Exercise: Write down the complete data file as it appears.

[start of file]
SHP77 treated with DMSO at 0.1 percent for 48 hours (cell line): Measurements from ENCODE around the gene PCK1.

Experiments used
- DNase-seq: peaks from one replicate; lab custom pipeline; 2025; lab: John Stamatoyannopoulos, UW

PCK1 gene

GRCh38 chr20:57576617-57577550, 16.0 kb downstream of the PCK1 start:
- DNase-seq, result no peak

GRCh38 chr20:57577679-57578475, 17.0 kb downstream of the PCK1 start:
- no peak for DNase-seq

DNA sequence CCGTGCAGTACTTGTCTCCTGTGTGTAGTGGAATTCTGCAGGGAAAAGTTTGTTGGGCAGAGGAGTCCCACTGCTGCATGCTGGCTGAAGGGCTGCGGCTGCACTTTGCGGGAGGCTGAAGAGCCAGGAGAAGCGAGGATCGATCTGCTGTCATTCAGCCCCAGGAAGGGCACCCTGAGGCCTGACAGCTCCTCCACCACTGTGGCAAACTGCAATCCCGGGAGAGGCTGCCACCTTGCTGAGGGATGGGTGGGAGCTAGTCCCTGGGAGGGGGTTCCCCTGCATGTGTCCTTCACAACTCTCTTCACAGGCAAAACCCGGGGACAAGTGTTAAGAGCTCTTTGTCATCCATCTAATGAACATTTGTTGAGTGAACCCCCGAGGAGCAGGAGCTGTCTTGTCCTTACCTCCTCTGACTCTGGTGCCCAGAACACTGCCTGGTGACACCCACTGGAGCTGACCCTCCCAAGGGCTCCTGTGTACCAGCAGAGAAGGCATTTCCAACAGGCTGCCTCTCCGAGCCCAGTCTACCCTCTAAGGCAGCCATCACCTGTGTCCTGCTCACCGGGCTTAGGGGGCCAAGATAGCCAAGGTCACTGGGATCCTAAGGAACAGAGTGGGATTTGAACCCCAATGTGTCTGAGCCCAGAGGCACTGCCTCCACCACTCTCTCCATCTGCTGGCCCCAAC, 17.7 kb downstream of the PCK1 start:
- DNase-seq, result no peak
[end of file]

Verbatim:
SHP77 treated with DMSO at 0.1 percent for 48 hours (cell line): Measurements from ENCODE around the gene PCK1.

Experiments used
- DNase-seq: peaks from one replicate; lab custom pipeline; 2025; lab: John Stamatoyannopoulos, UW

PCK1 gene

GRCh38 chr20:57576617-57577550, 16.0 kb downstream of the PCK1 start:
- DNase-seq, result no peak

GRCh38 chr20:57577679-57578475, 17.0 kb downstream of the PCK1 start:
- no peak for DNase-seq

DNA sequence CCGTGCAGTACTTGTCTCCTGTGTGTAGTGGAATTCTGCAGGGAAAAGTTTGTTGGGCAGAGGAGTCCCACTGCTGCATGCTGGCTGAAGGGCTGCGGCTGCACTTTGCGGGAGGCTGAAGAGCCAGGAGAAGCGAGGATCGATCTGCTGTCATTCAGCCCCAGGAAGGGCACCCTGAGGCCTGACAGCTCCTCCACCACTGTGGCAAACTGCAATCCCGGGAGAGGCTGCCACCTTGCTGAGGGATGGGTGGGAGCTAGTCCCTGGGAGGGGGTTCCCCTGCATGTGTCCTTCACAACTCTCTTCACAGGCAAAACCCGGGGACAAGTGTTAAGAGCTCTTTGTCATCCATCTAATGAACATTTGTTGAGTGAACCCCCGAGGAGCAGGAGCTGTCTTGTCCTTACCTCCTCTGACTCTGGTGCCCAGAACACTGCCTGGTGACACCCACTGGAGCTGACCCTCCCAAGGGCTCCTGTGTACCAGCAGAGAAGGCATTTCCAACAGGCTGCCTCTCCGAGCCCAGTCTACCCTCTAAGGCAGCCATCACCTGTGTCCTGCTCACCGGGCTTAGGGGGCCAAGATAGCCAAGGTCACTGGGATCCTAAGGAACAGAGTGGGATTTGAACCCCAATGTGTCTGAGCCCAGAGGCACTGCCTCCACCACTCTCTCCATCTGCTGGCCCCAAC, 17.7 kb downstream of the PCK1 start:
- DNase-seq, result no peak